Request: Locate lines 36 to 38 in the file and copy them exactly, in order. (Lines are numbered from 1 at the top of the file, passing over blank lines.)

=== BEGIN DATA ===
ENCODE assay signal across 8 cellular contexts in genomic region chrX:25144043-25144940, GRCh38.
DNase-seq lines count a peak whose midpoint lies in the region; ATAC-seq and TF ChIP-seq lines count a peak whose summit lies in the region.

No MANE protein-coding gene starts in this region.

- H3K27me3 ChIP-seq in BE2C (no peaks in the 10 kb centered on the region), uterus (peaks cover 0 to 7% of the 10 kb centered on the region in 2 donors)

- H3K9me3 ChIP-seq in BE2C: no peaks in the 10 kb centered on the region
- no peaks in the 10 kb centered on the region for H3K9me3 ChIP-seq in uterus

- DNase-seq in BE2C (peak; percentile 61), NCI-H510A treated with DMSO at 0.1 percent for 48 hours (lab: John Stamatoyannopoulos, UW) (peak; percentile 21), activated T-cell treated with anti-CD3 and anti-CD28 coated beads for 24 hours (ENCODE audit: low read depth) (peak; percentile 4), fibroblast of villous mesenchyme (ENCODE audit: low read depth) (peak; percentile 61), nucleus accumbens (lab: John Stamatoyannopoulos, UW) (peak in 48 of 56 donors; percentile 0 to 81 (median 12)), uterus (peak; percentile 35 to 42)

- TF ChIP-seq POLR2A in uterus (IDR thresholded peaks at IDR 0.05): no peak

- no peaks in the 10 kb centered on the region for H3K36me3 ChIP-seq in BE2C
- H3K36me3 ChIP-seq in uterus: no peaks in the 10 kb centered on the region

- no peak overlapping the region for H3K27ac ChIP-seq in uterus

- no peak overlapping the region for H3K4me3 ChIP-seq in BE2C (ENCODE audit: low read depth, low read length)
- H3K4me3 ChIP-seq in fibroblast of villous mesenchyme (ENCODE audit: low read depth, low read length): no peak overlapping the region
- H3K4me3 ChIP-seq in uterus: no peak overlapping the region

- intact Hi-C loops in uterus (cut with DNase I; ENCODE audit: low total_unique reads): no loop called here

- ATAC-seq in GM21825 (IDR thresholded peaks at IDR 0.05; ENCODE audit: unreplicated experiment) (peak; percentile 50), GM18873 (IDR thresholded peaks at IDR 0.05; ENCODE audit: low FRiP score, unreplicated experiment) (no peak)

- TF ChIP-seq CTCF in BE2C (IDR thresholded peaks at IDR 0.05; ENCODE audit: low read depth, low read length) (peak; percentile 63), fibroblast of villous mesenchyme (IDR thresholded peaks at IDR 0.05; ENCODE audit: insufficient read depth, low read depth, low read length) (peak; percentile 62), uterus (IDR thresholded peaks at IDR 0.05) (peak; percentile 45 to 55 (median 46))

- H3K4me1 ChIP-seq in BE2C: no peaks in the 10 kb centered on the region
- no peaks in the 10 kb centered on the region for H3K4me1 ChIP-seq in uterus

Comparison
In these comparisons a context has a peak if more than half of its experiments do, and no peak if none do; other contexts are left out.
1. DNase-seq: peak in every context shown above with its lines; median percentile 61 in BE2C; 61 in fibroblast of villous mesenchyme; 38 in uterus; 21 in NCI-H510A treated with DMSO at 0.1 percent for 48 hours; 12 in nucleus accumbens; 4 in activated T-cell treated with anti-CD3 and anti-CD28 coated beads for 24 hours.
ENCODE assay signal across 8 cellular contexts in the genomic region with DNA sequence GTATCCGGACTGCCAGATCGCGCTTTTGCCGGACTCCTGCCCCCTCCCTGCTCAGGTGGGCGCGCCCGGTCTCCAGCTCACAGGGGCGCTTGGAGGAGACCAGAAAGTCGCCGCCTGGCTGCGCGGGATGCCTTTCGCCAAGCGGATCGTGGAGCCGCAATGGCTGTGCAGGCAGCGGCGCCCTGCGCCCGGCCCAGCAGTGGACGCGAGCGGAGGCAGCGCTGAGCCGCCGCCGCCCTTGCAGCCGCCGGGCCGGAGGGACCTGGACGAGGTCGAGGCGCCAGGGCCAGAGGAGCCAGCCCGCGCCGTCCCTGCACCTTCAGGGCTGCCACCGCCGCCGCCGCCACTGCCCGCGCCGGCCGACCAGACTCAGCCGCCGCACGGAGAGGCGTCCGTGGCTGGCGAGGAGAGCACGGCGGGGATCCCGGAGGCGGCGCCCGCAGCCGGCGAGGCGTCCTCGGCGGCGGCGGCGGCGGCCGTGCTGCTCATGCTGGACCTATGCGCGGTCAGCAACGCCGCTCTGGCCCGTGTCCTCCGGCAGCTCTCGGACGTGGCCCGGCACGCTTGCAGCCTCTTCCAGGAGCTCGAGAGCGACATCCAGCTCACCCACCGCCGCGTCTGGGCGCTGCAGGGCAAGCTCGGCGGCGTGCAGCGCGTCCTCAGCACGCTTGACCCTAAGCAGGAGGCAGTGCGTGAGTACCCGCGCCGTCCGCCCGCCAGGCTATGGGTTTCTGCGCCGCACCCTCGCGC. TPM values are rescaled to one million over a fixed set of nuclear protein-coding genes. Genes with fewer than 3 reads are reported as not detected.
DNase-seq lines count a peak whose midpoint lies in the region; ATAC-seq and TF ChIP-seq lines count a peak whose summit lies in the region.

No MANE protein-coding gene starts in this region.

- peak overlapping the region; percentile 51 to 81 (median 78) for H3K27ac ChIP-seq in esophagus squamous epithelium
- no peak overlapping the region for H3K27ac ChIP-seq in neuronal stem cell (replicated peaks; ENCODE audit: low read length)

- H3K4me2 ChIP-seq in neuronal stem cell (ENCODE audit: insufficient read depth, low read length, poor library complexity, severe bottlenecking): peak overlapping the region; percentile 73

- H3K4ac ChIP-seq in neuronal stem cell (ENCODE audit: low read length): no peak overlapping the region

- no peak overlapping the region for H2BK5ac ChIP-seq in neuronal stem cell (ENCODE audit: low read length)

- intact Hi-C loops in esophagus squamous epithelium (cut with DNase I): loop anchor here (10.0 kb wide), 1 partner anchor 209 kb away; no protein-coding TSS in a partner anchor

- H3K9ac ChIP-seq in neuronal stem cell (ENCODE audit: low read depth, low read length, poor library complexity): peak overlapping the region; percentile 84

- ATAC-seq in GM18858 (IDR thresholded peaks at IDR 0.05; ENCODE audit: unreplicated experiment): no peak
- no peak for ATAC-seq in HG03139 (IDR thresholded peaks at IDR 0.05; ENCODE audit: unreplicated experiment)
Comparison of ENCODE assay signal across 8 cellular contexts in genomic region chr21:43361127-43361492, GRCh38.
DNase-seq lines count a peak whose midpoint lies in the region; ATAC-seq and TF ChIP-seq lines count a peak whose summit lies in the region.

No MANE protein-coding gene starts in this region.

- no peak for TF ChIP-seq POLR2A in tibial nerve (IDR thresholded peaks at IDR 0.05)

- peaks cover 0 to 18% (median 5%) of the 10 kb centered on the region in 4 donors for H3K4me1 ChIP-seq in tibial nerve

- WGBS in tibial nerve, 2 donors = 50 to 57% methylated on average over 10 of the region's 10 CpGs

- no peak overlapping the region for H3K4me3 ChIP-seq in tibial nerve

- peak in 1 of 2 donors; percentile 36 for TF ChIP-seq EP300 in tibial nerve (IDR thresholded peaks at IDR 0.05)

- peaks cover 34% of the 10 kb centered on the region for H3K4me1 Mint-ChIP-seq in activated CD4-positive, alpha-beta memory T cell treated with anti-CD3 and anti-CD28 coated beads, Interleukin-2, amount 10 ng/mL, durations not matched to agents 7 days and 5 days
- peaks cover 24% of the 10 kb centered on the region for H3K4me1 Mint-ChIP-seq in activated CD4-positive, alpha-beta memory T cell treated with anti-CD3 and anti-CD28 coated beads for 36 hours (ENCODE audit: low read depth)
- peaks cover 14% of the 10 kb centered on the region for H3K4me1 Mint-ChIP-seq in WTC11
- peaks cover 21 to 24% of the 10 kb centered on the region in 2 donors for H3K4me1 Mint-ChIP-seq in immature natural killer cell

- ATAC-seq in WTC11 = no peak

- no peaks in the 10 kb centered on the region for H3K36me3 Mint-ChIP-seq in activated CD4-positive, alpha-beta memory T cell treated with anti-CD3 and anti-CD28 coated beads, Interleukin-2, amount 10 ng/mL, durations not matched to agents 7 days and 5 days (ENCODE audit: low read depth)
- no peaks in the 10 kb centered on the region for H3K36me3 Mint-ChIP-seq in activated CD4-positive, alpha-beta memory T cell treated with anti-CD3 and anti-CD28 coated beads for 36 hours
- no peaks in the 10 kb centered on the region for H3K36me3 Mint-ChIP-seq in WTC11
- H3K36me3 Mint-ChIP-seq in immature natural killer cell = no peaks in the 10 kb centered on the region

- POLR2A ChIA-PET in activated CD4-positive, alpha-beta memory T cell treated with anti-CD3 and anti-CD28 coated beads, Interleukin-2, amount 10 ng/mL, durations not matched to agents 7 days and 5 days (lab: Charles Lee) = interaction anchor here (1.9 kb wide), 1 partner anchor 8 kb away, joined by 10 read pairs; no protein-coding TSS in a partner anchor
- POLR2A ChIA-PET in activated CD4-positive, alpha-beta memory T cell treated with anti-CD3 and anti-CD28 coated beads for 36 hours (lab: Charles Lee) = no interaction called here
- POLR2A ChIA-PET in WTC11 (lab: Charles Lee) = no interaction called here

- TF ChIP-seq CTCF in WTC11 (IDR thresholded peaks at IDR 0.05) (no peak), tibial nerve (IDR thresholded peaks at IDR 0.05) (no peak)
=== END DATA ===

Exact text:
DNase-seq lines count a peak whose midpoint lies in the region; ATAC-seq and TF ChIP-seq lines count a peak whose summit lies in the region.

No MANE protein-coding gene starts in this region.

- no peak for TF ChIP-seq POLR2A in tibial nerve (IDR thresholded peaks at IDR 0.05)